Reincarnation was also a part of early Christian teaching, as expressed especially by Origen (185-254), the third century Christian theologian of Alexandria. About a hundred years later, his teaching was declared heretical by the Church, and his writings were burned. The remnants of the Christian belief in the teachings of reincarnation can be still found in several places in the New Testament. For example, on one occasion Jesus and his disciples meet a man who was blind from birth. The disciples asked Jesus: “Who committed a sin? This man or his parents?” You may consider, how could a man commit a sin before his birth if there is no reincarnation? The disciples clearly assumed that reincarnation was a part of Jesus’ teaching. Otherwise how could they ask: Was a sin that the man committed before his birth the reason for his being born blind?
The next verse (Genesis 26:13) says: “The man (Isaac) became great, and kept becoming greater, until he was very great.” This is the only case, I know of, where the Old Testament (Torah) repeats the same adjective three times. The Rabbis of old teach that if the same word is repeated twice in the same sentence, it indicates the presence of a mystery. For example when Moses hears the call: ”Moses, Moses” (Exodus 3:4), it means a call to Moses in this physical world as well as a call to his higher self in the higher spiritual world. Here, in Genesis 26:13, the same word and its amplification (great, greater, very great) is repeated three times. This indicates that Isaac accomplished the feat of a hundred gates in the physical world as well as in the two higher spiritual worlds, kabbalisticly speaking, in Yetzirah (the World of Formation) and Beriah (the World of Creation).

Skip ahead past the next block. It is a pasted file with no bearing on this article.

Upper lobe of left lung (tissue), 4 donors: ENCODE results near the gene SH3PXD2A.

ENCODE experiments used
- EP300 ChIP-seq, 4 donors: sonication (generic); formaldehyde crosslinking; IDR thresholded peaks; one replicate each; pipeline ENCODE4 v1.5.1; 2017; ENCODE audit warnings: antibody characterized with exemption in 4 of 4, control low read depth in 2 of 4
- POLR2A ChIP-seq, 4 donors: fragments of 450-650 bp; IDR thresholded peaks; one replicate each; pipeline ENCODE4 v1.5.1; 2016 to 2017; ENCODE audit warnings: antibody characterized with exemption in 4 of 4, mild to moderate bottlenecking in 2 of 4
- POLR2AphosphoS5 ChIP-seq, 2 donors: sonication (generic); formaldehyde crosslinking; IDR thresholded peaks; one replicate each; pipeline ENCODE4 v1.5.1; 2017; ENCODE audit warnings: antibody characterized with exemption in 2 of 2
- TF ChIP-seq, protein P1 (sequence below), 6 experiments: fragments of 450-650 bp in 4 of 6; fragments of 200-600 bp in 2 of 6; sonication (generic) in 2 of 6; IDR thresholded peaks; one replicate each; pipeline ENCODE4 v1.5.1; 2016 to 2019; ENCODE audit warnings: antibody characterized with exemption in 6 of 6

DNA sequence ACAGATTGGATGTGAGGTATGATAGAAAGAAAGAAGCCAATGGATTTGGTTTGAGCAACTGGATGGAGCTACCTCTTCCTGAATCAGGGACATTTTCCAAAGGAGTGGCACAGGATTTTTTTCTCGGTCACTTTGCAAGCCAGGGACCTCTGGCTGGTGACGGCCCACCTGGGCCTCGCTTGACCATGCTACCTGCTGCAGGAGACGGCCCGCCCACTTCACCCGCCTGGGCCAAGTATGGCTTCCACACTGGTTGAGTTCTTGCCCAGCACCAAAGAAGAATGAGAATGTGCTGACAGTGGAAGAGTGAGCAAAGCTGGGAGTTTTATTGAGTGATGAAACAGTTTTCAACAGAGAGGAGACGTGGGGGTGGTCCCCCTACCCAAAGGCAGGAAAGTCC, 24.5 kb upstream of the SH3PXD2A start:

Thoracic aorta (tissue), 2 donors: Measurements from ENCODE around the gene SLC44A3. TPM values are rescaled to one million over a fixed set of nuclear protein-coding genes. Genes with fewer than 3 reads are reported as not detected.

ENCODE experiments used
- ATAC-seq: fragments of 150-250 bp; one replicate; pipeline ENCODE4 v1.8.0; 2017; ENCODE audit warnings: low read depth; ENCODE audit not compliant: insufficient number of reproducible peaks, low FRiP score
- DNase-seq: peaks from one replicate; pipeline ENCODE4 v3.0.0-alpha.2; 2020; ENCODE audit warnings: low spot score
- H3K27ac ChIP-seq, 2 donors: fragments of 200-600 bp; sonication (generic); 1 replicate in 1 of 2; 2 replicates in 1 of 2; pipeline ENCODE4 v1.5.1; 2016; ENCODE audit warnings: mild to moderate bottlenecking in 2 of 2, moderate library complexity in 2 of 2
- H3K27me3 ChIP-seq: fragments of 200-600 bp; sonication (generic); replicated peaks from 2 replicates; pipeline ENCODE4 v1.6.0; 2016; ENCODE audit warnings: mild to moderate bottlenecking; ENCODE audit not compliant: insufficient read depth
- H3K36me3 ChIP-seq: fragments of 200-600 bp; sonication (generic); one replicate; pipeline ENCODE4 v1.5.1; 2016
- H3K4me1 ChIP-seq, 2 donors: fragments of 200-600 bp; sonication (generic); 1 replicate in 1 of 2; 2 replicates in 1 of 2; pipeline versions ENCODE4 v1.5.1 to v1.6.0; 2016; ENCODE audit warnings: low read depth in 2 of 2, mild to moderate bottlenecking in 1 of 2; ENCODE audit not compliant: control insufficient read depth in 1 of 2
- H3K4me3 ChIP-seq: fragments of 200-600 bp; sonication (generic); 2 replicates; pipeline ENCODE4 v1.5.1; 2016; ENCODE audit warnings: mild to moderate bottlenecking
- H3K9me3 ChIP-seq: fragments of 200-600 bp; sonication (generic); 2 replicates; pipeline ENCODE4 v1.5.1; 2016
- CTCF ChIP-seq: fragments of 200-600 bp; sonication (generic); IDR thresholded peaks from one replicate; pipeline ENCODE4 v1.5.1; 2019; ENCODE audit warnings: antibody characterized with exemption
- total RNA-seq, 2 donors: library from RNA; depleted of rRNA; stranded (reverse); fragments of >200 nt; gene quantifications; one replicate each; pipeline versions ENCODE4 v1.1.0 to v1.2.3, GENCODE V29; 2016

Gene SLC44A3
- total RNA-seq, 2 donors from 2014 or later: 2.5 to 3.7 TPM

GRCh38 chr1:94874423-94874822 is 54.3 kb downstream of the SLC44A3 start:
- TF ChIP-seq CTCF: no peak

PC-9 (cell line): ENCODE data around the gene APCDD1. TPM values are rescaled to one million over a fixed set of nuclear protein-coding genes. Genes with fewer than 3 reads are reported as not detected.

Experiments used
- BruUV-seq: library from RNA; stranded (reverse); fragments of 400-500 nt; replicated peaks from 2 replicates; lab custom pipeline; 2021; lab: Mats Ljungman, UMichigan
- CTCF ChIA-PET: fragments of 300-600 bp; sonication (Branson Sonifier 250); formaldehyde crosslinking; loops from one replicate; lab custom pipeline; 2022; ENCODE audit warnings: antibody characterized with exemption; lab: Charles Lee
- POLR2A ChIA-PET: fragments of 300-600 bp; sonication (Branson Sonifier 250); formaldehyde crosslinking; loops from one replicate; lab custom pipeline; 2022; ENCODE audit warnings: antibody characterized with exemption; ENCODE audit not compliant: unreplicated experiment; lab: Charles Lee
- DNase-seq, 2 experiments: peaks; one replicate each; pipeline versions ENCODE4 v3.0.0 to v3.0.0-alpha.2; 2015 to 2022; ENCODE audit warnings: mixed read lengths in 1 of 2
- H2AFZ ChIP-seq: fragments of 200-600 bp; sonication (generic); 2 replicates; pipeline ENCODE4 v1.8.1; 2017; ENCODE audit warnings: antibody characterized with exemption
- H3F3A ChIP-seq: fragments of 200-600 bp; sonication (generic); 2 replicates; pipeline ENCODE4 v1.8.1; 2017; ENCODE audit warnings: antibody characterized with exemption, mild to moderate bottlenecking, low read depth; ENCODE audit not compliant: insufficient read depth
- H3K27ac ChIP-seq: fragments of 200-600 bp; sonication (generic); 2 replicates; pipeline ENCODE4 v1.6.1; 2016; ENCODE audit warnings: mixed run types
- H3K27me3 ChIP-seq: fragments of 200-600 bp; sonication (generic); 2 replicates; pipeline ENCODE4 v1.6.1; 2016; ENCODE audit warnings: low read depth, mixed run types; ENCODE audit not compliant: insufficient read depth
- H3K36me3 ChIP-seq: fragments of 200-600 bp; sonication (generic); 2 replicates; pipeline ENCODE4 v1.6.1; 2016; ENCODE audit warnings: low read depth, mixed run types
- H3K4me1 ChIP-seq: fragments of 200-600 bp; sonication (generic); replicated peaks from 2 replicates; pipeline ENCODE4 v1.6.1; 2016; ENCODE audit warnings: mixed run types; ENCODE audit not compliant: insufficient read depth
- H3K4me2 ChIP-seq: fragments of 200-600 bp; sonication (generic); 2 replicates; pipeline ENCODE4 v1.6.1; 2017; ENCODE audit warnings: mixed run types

Isaac is treated relatively briefly in the Old Testament compared to his father Abraham, and his son Jacob. However, Isaac very likely reached, in spite of his imperfections as described in his life story, one of the highest levels a human being can achieve in this lifetime. His father, Abraham, was very successful in his earthly endeavors. He acquired land, many cattle and sheep; he defeated kings, rescued his relatives, and had many descendants, etc. Upon encountering the Divine, he asked for a son, and finally got two plus six (Genesis 25:2), a total of eight sons. But the spiritual achievements were left to Isaac.
One of the main events in Abraham’s life, the “sacrifice” of Isaac according to the Christian interpretation, or “binding” of Isaac in Jewish interpretation will require another longer explanation.
Petr Chylek is a theoretical physicist. He was a professor of physics and atmospheric science at several US and Canadian universities. He is the author of over 150 publications in scientific journals. He currently works and lives in the US Southwest. He thanks Robert Gear, Diane Tintor, and Clarke Fountain for reading the earlier version of this article and for her comments and suggestions.